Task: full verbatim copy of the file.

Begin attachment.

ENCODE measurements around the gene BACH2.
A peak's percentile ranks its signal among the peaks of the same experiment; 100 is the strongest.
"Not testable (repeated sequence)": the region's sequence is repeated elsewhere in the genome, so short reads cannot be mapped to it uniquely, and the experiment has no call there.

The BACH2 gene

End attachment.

ENCODE measurements around the gene BACH2.
A peak's percentile ranks its signal among the peaks of the same experiment; 100 is the strongest.
"Not testable (repeated sequence)": the region's sequence is repeated elsewhere in the genome, so short reads cannot be mapped to it uniquely, and the experiment has no call there.

The BACH2 gene